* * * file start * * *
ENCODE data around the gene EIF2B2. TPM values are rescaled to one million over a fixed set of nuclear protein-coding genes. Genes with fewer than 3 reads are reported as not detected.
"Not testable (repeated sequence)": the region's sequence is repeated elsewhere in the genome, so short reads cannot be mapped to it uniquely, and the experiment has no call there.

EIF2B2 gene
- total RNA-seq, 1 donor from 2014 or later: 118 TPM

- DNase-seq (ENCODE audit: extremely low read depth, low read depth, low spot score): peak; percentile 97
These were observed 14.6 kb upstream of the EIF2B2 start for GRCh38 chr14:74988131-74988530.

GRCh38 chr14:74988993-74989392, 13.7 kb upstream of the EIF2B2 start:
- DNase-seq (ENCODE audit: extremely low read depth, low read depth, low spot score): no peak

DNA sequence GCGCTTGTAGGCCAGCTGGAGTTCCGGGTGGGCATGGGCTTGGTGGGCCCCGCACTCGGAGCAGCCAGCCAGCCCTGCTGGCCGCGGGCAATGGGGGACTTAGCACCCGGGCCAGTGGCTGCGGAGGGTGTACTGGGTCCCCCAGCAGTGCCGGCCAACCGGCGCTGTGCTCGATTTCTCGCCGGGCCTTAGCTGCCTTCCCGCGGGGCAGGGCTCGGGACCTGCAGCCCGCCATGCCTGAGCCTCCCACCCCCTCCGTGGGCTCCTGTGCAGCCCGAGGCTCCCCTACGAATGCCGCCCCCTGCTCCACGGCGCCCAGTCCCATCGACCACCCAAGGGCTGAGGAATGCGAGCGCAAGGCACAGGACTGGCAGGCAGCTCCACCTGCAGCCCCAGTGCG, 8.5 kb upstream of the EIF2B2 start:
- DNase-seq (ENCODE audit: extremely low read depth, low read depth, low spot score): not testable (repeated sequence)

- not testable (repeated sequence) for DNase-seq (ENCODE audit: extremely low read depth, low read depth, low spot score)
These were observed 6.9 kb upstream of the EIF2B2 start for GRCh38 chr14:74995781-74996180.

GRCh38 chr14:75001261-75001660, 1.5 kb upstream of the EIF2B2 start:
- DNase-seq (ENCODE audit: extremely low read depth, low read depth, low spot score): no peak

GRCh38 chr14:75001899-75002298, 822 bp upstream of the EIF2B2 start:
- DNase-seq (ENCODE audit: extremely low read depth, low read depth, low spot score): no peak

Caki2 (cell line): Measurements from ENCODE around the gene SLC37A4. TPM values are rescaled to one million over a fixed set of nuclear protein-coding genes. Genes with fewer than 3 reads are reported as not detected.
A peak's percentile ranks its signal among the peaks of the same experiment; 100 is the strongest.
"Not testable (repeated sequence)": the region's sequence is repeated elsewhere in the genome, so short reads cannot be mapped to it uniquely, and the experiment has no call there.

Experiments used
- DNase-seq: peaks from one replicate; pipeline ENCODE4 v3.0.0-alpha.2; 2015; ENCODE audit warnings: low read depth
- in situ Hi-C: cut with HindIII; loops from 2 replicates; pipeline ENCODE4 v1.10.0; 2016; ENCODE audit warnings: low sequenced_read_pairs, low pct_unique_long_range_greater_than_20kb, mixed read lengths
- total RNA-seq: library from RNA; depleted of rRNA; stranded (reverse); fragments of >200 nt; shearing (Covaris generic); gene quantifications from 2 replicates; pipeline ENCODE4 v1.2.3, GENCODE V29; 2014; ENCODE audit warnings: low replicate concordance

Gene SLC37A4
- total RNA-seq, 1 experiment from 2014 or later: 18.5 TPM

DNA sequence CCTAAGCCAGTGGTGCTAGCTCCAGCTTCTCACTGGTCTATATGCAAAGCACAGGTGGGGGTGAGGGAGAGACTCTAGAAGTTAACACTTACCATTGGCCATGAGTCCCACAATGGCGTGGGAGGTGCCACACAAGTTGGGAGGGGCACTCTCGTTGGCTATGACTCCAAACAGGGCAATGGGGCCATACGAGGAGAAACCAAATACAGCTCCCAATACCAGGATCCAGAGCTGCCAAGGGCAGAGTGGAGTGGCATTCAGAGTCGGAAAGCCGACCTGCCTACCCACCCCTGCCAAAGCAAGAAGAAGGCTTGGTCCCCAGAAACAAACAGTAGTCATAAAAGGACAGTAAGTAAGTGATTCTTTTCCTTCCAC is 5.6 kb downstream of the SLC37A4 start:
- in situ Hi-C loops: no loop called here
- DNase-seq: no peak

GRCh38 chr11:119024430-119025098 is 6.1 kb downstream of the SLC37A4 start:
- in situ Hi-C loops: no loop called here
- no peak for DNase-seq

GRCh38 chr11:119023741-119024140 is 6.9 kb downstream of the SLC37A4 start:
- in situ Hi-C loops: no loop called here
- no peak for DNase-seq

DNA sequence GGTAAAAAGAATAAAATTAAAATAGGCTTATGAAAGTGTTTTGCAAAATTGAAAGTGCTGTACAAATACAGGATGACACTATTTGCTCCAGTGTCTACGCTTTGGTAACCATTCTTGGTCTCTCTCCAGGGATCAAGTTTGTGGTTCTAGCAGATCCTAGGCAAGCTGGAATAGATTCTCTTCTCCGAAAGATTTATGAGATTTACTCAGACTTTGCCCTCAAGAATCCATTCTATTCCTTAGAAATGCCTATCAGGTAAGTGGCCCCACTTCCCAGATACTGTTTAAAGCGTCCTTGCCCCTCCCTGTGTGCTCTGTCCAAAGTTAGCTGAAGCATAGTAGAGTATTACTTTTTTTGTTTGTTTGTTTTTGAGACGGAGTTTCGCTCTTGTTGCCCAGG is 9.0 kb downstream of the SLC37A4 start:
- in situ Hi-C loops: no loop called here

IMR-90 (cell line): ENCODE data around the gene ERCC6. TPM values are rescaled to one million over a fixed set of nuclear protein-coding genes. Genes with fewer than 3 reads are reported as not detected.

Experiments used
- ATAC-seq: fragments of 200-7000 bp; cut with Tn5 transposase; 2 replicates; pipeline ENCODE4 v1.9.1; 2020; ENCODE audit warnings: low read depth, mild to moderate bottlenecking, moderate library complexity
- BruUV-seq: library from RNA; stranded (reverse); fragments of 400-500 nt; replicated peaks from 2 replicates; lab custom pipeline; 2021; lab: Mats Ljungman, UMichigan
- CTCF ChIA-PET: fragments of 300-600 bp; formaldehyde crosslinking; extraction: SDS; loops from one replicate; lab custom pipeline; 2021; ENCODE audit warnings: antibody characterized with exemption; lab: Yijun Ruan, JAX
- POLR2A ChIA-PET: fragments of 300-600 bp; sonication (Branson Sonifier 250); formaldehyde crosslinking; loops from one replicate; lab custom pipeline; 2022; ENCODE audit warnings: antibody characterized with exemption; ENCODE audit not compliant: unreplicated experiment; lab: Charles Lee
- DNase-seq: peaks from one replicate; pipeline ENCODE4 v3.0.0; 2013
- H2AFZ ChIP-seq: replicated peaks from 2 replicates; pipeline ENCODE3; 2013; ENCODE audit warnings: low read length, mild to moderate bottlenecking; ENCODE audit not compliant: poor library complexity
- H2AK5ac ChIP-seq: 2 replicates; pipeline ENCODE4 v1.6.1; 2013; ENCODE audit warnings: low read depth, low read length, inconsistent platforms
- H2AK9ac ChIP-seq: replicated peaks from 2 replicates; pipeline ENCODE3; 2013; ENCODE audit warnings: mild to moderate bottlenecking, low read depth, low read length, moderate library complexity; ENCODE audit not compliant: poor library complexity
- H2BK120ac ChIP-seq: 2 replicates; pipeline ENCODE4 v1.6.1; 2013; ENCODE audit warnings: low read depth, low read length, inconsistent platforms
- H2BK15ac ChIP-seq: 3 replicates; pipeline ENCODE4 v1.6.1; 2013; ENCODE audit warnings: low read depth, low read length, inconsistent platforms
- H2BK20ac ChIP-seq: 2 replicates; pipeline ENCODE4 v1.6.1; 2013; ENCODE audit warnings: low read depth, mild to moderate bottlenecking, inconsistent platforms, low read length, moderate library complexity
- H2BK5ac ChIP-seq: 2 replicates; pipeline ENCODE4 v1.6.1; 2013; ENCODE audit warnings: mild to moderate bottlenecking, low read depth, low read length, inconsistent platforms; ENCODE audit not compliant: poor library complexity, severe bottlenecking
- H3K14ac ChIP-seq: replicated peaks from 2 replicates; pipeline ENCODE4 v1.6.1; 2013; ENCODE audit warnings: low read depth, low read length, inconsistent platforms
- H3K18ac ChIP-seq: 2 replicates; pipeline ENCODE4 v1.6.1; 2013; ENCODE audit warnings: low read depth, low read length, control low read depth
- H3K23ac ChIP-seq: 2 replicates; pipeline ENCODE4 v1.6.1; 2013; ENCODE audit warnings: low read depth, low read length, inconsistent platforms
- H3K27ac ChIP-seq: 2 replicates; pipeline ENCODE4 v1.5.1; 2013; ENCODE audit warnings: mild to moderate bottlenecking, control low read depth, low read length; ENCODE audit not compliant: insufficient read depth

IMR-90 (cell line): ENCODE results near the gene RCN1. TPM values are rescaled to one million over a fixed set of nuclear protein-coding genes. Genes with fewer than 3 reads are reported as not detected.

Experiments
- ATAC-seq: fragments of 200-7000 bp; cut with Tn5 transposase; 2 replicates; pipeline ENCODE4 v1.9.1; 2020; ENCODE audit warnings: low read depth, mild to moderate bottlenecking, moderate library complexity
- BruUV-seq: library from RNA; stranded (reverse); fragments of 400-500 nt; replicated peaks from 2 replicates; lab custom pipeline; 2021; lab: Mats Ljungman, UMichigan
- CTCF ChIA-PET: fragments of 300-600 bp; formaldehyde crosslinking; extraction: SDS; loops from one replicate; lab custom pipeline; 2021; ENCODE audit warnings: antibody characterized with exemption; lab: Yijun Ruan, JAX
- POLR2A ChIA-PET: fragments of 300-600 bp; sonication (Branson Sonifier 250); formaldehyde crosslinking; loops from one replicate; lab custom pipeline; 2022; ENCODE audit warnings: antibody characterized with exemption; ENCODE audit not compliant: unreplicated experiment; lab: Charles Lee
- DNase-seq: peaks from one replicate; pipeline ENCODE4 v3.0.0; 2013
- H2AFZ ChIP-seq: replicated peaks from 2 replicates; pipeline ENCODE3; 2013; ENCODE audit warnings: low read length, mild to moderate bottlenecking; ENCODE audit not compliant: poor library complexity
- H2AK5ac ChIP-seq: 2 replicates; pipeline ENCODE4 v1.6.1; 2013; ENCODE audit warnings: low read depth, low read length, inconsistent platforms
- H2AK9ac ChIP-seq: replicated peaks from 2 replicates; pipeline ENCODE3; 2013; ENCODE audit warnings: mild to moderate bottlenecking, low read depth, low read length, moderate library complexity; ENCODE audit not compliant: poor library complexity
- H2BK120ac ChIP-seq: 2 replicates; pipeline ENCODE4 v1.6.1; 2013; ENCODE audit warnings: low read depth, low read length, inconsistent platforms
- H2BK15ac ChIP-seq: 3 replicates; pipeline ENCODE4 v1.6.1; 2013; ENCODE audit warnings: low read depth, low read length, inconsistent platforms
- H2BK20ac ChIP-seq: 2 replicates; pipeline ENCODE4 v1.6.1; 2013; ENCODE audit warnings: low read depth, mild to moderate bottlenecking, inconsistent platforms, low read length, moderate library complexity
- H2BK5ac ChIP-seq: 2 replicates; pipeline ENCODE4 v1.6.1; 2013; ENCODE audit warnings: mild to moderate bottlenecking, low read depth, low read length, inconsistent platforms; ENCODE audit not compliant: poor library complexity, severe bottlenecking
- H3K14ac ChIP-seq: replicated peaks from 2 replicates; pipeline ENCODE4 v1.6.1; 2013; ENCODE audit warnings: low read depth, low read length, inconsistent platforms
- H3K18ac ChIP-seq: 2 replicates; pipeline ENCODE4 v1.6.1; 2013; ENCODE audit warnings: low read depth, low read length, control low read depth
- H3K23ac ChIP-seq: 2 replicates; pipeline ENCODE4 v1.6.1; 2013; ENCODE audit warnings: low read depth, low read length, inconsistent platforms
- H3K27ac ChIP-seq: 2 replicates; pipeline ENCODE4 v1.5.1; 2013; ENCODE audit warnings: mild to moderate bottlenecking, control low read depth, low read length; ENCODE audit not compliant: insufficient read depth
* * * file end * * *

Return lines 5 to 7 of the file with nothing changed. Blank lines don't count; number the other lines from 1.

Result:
- DNase-seq (ENCODE audit: extremely low read depth, low read depth, low spot score): peak; percentile 97
These were observed 14.6 kb upstream of the EIF2B2 start for GRCh38 chr14:74988131-74988530.

GRCh38 chr14:74988993-74989392, 13.7 kb upstream of the EIF2B2 start: